Function and Value in Suffering – for Whom, for What Purpose?
Suffering has been explored by humanity for as long as humanity has been conscious enough to explore it!
There are countless observations and “wisdoms” offered on suffering: “Every individual has experience in suffering”; “suffering can be as real to an individual with a dread disease, or even acute injury, as it is to one who suffers out of the social/political system in which they live“; suffering leads to courage”, “whatever does not kill you will make you stronger”, “suffering leads to justice”, “suffering will always be with us”, … the list goes on.
Books, lectures, poems, songs, stories – both real and imagined – explore suffering. The Buddha changed his entire focus to address suffering, spent a lifetime doing so. Jesus taught Christ principles toward understanding suffering. Both these teachers taught that the response to suffering in oneself is to “go deep and draw from within”; both also taught that response to suffering in another is the practice of compassion, and urged us to practice it.
I can’t possibly say anything “new” about suffering! So what I want to do, is to re-visit possible ‘value’ in suffering – value that, I believe, is often over-looked, given a pass.
I want to link our response, when we witness suffering in another, to our innate impulse to compassion. I want to consider both these, suffering and compassion, as functional. In the same way “flight, fight, and freeze” may be said to have pragmatic value and in this sense have function, I say we over-look functional, pragmatic, value of compassion in response to suffering.
I say then: One function of suffering is that it sparks compassion. The question is: where does the compassion, once sparked, lead us, (if anywhere?) Can we give functional value to suffering, as a trigger for compassion, in any way we have not yet explored?
I have witnessed spontaneous outbursts of compassion so much, especially in young children, that I take it as inborn. As inborn as any of our other ‘impulses’ that are recognized in lists of “unalienable principles” – justice, freedom, …, the list of Inborn Big Concepts by which (we claim) we govern human affairs.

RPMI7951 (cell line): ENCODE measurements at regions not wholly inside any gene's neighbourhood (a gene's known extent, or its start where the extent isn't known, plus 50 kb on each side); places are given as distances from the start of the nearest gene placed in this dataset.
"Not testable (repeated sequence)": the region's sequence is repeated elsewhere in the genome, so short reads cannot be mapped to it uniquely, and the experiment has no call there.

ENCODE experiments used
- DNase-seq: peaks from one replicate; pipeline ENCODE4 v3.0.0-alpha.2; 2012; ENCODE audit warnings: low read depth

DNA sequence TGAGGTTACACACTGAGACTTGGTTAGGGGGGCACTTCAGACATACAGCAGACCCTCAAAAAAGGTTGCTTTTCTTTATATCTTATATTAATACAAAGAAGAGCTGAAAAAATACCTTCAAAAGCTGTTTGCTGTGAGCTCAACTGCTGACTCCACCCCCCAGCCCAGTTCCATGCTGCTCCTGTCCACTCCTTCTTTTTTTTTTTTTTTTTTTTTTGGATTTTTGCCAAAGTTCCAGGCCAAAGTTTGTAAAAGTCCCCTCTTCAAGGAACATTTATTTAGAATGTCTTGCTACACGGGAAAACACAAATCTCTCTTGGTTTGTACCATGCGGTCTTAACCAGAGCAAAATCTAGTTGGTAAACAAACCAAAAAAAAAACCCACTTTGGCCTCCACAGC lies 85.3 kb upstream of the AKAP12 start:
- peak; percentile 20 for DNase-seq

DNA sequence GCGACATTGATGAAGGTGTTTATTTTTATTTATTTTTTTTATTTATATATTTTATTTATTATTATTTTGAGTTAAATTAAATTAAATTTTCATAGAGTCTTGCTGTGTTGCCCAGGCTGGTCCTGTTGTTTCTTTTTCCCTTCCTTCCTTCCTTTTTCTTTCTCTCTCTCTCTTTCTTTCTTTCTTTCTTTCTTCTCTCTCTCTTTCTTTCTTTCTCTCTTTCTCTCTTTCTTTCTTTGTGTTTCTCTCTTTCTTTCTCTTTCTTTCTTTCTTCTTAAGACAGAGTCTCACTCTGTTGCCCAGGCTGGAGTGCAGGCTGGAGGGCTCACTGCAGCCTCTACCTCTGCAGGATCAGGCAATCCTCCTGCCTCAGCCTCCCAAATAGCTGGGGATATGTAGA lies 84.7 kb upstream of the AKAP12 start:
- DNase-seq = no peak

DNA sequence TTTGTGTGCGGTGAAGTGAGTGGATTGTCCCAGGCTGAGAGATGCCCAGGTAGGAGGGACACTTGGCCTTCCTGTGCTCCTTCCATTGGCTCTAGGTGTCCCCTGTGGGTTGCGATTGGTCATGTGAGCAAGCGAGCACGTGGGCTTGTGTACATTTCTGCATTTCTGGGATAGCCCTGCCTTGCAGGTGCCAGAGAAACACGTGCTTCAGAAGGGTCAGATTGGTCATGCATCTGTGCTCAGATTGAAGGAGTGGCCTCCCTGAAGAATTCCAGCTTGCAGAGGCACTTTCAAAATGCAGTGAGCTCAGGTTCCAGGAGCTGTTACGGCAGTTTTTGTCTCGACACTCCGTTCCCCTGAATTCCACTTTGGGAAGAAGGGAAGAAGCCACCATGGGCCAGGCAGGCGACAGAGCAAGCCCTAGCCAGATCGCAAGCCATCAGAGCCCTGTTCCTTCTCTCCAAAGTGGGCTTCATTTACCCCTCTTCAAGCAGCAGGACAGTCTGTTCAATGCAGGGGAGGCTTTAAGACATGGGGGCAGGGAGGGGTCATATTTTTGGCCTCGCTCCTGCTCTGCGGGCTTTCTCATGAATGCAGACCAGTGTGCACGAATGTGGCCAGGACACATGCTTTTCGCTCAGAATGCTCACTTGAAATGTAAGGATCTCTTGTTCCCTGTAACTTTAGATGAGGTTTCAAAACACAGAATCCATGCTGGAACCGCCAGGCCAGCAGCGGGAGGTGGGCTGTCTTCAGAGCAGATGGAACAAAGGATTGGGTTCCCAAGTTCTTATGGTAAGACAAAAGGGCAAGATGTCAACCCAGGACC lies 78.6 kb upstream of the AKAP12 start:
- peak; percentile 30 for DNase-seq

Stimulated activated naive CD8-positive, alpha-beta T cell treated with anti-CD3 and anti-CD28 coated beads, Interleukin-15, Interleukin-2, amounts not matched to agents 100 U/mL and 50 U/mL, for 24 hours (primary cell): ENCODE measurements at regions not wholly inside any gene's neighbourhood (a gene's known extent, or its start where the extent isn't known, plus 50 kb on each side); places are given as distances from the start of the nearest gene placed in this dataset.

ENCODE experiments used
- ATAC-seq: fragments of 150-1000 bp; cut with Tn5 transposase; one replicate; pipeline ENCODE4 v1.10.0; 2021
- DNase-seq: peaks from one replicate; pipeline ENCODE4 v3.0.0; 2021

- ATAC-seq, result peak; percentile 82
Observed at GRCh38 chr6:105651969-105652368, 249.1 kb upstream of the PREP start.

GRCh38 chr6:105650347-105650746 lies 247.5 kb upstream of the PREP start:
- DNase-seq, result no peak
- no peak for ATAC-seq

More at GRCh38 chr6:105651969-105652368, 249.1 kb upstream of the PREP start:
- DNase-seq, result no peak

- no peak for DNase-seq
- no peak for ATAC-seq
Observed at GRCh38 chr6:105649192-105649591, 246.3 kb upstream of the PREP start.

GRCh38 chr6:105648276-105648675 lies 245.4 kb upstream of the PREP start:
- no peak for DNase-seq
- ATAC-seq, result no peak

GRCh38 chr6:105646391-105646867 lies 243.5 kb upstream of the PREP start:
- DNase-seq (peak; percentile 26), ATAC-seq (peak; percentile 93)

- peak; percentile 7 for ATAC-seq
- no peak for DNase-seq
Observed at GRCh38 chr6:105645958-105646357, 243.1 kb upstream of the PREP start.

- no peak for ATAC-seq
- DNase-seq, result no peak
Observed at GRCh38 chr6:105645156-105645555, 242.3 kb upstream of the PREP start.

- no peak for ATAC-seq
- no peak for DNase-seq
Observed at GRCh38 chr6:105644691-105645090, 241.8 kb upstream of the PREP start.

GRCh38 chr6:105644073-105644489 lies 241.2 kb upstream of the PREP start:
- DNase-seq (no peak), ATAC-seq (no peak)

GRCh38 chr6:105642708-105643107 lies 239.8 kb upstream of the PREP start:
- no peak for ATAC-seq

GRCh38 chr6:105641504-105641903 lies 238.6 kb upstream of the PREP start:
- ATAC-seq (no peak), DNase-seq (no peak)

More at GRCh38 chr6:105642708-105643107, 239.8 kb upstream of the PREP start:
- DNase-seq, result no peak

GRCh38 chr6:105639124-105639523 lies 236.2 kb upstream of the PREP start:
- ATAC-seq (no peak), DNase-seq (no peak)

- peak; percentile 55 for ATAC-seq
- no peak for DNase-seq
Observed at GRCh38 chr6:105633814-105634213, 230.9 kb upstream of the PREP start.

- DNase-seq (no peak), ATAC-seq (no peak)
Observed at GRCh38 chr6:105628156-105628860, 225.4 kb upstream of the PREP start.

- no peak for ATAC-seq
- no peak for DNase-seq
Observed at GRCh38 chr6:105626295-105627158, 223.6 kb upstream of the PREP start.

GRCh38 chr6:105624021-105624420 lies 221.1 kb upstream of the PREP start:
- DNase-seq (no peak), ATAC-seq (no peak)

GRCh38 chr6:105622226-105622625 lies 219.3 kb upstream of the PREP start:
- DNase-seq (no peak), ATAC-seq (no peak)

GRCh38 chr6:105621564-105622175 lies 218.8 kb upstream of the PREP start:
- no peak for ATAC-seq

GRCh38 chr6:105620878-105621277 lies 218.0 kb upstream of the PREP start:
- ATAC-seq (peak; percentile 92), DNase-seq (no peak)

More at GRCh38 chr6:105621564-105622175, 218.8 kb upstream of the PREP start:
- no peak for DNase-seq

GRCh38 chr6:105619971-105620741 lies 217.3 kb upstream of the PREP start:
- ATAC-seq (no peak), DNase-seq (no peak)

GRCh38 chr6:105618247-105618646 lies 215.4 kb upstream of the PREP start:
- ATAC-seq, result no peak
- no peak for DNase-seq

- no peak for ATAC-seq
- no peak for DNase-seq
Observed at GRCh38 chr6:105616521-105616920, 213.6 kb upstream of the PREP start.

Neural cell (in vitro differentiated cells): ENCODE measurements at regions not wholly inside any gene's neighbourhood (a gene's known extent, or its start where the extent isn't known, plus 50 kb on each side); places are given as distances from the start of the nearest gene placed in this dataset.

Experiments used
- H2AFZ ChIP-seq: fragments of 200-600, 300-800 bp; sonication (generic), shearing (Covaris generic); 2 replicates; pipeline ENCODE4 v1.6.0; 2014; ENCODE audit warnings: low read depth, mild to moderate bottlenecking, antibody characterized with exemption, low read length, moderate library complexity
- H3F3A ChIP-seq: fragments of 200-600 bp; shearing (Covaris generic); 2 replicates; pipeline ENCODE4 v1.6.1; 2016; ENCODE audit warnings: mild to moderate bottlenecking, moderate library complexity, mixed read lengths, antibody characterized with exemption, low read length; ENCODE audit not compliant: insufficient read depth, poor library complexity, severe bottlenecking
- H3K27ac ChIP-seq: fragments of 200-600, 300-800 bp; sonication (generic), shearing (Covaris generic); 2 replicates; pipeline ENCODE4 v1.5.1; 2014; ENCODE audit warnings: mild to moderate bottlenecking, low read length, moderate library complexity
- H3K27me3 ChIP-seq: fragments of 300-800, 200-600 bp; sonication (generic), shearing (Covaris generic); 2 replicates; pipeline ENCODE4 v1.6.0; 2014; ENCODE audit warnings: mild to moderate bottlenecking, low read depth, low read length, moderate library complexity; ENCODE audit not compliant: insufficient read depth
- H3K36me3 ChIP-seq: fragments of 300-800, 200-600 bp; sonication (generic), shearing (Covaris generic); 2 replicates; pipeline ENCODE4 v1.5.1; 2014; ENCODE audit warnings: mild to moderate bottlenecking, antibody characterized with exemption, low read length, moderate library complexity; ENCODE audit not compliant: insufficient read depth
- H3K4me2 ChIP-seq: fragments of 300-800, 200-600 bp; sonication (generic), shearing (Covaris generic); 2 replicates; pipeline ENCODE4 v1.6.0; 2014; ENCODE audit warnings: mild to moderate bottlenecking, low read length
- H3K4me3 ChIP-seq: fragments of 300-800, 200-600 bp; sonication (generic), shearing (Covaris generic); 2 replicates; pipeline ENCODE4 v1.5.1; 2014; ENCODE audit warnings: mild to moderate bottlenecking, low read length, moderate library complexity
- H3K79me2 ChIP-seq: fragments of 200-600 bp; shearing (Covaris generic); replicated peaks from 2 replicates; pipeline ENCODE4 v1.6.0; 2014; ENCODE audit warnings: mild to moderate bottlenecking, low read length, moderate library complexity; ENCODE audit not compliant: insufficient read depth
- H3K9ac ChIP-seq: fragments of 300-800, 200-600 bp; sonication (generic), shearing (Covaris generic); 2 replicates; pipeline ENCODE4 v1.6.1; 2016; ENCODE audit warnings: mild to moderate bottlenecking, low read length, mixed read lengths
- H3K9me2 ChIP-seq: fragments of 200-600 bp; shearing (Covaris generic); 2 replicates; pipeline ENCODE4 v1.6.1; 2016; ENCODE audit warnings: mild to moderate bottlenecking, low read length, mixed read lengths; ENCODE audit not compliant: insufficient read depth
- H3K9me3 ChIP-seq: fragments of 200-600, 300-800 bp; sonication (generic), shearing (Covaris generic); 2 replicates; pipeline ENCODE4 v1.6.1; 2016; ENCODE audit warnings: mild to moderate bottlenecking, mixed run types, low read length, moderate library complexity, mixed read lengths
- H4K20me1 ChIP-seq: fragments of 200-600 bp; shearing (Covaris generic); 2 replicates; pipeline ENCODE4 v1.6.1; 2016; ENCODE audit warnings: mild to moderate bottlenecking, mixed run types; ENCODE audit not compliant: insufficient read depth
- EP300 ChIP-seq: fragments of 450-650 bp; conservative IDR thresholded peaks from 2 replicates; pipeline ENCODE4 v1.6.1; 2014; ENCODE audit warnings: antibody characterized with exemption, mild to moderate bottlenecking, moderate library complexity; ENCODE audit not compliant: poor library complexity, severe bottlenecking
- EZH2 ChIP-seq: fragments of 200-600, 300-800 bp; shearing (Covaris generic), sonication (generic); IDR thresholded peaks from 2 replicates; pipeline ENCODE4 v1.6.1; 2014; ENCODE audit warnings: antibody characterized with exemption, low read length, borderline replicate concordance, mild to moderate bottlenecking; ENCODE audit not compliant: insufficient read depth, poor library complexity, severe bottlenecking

It is easy to witness compassionate response daily in ourselves and others, even at ‘tiny’ incidents – incidents that cause us to “wince” when we see them happen to another. Someone hammers a thumb, stubs a toe, crashes head-wise into a low overhang, … Someone treats a person or animal roughly out of fear, anger, or frustration. We wince. We would like to help. We would like to “fix” the injury, the hurt, the cause. Why do we want to not honor our urge to compassion, by intention, in public policy?
The quick flashes described are experiences of: 1)suffering, 2)witness to suffering, 3)response in spirit of compassion. The string of “cause/effect”, “stimulus/response”, proves the “constant availability of compassion” as response to suffering.
We can lose capacity for compassion as a spontaneous response. We can make it less “available”. We can ‘temper’ spontaneous urge by developing ‘hardness’ against it, by “explaining” to ourselves that it’s “not our job” to deal with suffering. We go quite some distance to argue that suffering has nothing special to do with us unless it is within ourselves, or in someone we know and care for.
But innate urge to compassion never goes away. As inborn urge, as principle, it cannot. Even if our spontaneity to compassion is tempered, we still ‘wince’, at least some of the time, when witnessing suffering in ‘the other’, including strangers. We wish we could find a way to help, fix, or prevent. We see a stray or starving pet, and experience ‘being touched’ by the animal’s plight. We come upon a road accident already ‘being taken care of’ but our hearts go out to anyone suffering. (We may feel appreciation and gratitude for the ambulance crew who “function on our behalf”, who have training and commitment to “practice compassion for us”.)
So – what do we “do with it“, the capacity to compassion we carry around with us – this inborn urge that is part of our humanness? If suffering functions to spark compassion, “what next?” What is the function of compassion? If we are so keen to shape public policy to reflect “inborn spirit of freedom”, why not do the same with “inborn spirit to practice compassion”?
I believe ALL Big Inborn Concepts are inter-related, and of equally important functions. We cannot pick and choose which we will use to best fulfill our human potential. Why, then, do we hear far more “public” speeches about some of the Big Innate Concepts – freedom, justice, integrity, “rights”; and hear almost no public speeches about compassion?
Why do we “separate out” compassion as a concept, and assign any speaking on it to the “religious”?
Why is it not common to have picnics, marching bands, speeches and flag-waving celebrations, for human innate compulsion to compassion?
What’s the hang-up? What’s the resistance? I don’t think anyone would seriously try to argue that compassion is somehow a ‘lesser’ principle. So what’s behind the ‘lessening’ of its value, it’s importance, in how we conduct our affairs? (Including how we conduct our self-governance.)
As you might predict – I’ve got some “answers” to the questions I raise in this piece, which ‘flies under the title’ of a broader question: “What is the value in suffering – for whom, for what purpose?”
For once I’m not going to launch my thinking on this. I leave open the questions related to my title.
(Hint of my thoughts beyond any dropped into above writing: Is there a ‘purpose’, a ‘potential’, to be discovered about our innate urge to compassion that could help us shape a better world, better ‘politics’, better governance?)
My Best! –MaggieAnn